Yesterday was Yoga Day (or Yogurt Day as Kevin likes to say) and so Kevin was in charge of dinner preparations.  I love love LOVE a man who can cook.  And my man, he cooks!

It was very nice to come home from yoga and sit down to a lovely steamy bowl of Chicken Pho.  Buuuut I have a few critiques – not complaints.  I would never complain about someone else cooking me dinner – and he even helped with clean up.  I LOVE that man!

So I would like to share a few strategies that may help us (for our next at home pho experience.  Kevin and I agree there WILL be a next time!) and others out there in blogosphere land who may be interested in making this recipe.  Just a quick reminder I’m talking about the Quick Chicken Pho found in the February Cooking Light Magazine.

First of all the recipe serves 2 – for breakfast.  The nutritional information says that 1 serving is 360 calories.  Which would be about right for brekkie.  But if you’re making this dish to serve as a family dinner you may find that you need to scale it up to 6 or even 8 servings.  Meaning triple or quadruple the ingredients!  Plan accordingly!

Also – even if you do scale it up to a dinner size portion, you may find this still to be a very light meal.  A nice accompaniment to Pho is Summer Rolls.  When we go to Vietnamese restaurants we usually order a couple summer rolls with peanut dipping sauce to enjoy before our soup course.  Stupid Easy Paleo has a recipe for Spring Rolls (you say Spring Roll, I say Summer Roll…in my mind this recipe is summer rolls since the outer wrap isn’t crispy, but call it what you like, they still look pretty tasty!)

My second tip is about making this dish paleo.  It’s pretty easy.  Just don’t use the rice noodles.  Last night, I asked Kevin to spiralize me a zucchini and that made lovely noodles!  A white sweet potato would also have been lovely – and would have added just the right amount of carb-i-ness.  Speaking of spiralizers – I happen to like the toao spiralizer.  It has an adjustable blade that has four width settings, and has a catch bowl.  Kevin used the smallest setting on my zucchini last night.  I think the second setting would have been a bit better (setting 2 is about the same width as the rice noodles), but since I didn’t have to cook, I’m not complaining!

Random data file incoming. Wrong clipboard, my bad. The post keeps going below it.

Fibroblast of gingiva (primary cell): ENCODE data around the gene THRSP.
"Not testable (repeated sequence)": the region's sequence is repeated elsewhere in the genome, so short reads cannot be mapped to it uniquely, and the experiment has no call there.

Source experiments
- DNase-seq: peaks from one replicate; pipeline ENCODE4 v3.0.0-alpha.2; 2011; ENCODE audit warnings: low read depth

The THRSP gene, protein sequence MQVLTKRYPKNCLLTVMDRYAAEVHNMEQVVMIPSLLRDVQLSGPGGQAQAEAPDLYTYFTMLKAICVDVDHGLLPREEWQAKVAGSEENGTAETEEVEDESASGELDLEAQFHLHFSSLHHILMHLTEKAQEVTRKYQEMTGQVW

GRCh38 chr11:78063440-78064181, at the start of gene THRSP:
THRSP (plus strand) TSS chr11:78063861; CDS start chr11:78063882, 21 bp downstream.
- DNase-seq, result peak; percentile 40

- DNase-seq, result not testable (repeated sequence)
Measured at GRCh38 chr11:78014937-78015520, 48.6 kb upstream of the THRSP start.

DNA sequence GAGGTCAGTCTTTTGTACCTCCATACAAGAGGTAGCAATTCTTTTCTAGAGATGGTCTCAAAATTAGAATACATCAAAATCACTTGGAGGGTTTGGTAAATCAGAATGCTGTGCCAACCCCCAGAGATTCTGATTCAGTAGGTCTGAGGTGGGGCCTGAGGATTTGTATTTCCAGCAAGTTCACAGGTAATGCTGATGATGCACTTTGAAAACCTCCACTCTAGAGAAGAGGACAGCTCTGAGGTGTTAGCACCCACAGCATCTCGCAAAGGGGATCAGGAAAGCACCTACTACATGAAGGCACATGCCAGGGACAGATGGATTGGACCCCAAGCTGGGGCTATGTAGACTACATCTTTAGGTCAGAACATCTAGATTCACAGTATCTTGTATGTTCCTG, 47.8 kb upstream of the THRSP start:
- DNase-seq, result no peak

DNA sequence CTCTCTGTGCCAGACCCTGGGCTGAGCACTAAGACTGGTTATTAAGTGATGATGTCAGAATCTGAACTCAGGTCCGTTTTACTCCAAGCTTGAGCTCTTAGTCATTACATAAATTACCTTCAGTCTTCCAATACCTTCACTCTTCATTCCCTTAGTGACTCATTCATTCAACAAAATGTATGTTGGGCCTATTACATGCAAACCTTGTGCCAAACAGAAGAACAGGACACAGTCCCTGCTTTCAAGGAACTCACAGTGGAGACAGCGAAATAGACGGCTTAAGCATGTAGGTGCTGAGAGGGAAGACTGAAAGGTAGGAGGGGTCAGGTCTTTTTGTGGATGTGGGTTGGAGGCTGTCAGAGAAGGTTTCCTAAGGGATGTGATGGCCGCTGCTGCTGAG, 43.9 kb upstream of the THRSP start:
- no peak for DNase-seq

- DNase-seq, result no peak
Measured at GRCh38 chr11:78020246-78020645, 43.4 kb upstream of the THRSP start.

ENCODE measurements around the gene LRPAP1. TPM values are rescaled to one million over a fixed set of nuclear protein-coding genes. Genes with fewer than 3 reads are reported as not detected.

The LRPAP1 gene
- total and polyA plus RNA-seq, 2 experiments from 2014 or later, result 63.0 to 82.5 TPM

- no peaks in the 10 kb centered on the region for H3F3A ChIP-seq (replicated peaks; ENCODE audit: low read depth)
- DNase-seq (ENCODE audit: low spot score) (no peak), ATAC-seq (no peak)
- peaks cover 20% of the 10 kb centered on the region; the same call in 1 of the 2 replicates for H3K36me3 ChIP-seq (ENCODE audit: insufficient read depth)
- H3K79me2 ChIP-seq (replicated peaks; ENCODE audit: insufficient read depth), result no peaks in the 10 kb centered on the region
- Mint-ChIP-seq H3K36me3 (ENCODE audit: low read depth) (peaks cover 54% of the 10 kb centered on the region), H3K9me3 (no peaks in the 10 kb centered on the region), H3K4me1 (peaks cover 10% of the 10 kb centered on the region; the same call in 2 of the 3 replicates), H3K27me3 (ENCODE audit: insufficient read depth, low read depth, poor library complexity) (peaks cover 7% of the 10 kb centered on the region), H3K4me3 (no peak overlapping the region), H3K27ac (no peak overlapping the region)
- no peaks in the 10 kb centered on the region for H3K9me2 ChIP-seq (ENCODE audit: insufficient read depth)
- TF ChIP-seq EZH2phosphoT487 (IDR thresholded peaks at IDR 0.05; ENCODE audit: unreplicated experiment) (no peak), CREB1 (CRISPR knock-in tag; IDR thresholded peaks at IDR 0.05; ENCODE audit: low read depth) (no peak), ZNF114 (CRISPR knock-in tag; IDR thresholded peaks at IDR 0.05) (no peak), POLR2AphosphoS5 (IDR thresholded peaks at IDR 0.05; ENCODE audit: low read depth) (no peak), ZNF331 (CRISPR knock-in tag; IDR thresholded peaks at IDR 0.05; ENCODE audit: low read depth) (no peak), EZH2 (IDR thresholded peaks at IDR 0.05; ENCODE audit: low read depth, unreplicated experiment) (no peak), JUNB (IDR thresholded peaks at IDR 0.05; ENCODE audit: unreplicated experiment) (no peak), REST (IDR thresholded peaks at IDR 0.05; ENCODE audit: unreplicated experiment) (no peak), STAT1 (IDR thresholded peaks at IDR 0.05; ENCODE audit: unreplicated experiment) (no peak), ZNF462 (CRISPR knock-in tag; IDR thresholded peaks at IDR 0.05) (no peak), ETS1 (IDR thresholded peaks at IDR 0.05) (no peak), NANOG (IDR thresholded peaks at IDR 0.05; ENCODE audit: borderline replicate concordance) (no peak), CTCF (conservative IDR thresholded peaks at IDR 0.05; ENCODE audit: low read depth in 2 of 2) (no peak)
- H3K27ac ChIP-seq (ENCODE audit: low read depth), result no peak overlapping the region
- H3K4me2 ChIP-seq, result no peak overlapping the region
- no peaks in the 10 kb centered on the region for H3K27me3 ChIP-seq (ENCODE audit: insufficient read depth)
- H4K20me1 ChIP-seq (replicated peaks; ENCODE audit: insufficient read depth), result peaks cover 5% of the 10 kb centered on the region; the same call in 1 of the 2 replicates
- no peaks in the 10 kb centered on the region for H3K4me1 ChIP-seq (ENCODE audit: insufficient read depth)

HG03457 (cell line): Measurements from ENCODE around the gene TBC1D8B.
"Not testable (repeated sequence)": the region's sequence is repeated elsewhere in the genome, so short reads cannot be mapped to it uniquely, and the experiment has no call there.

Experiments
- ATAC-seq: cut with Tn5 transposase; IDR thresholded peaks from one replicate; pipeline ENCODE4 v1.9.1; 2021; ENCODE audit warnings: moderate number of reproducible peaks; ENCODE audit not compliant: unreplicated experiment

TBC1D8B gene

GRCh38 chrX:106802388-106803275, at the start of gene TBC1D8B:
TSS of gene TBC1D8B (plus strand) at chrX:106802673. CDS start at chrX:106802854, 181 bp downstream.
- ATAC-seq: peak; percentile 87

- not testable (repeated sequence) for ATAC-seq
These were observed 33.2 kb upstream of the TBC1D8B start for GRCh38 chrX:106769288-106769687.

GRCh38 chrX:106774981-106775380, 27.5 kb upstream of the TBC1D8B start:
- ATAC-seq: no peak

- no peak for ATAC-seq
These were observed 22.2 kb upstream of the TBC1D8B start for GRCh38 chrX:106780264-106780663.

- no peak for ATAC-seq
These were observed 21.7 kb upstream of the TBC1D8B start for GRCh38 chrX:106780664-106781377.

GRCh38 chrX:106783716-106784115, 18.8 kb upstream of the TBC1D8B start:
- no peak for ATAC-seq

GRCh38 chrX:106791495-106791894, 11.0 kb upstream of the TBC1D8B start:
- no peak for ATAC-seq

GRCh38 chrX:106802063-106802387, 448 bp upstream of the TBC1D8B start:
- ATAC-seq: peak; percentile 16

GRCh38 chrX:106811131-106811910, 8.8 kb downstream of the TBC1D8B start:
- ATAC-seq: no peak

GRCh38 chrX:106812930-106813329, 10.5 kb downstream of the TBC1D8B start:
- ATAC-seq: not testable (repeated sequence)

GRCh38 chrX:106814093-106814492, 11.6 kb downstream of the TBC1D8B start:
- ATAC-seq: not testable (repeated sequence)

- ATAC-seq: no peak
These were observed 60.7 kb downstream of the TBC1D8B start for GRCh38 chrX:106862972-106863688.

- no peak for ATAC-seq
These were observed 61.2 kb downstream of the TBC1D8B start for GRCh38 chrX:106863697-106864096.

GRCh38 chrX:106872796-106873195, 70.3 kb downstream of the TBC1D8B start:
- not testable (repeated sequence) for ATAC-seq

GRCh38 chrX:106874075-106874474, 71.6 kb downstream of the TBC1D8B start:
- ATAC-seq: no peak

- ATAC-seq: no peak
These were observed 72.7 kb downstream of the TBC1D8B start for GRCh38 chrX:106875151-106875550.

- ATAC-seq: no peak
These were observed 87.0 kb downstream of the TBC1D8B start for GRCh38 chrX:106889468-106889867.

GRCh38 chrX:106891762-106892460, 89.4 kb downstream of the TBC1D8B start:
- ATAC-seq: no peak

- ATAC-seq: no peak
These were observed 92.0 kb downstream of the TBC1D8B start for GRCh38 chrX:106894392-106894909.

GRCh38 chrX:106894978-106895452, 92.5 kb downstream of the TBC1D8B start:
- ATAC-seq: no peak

My third suggestion is actually a critique – not a complaint!  I CAN NOT complain – he cooked.  I just ate! It was heaven!  We had quite a bit of leftover roasted chicken from earlier in the week and decided to use that instead of the raw chicken breast called for in the recipe.  If you follow the instructions in the recipe the whole raw chicken breasts are cooked first in the flavorful broth.  Once cooked the chicken is removed to be shredded and the broth is strained.  This straining step is essential!  Unfortunately Kevin added the already cooked shredded chicken to the broth while it was being boiled hoping to get some of the lovely flavors into the chicken.  Alas, the chicken ended up slightly over cooked, and it was impossible to separate it from the aromatics that needed to be discarded.  The ginger coins, coriander seeds, cloves and slightly gray cilantro stalks were present in our bowls as we were dishing up.  It made the soup slightly difficult to eat (especially for Ella who was finding it hard to remove the coriander seeds).  However the flavors were spot on!

So if you’re like us and making this dish using leftover chicken, just boil the broth with the aromatics but not the chicken, then be sure to strain, then add in your lovely shredded chicken, noodles, zoodles or sweet potato ribbons, and simmer just long enough to take the chill off the chicken and soften the noodles or cook the potatoes.  Then you can decorate with all the traditional Pho toppings – mung bean sprouts, thinly sliced chilies, thai basil, lime wedges, sliced onions, sriracha.  We didn’t have sprouts, chilies, basil or limes and I thought it was a little flat – and we missed out on the fun decoration step of eating Pho.  Next time…and there WILL be a next time!

One thought on “Pho-Pas”

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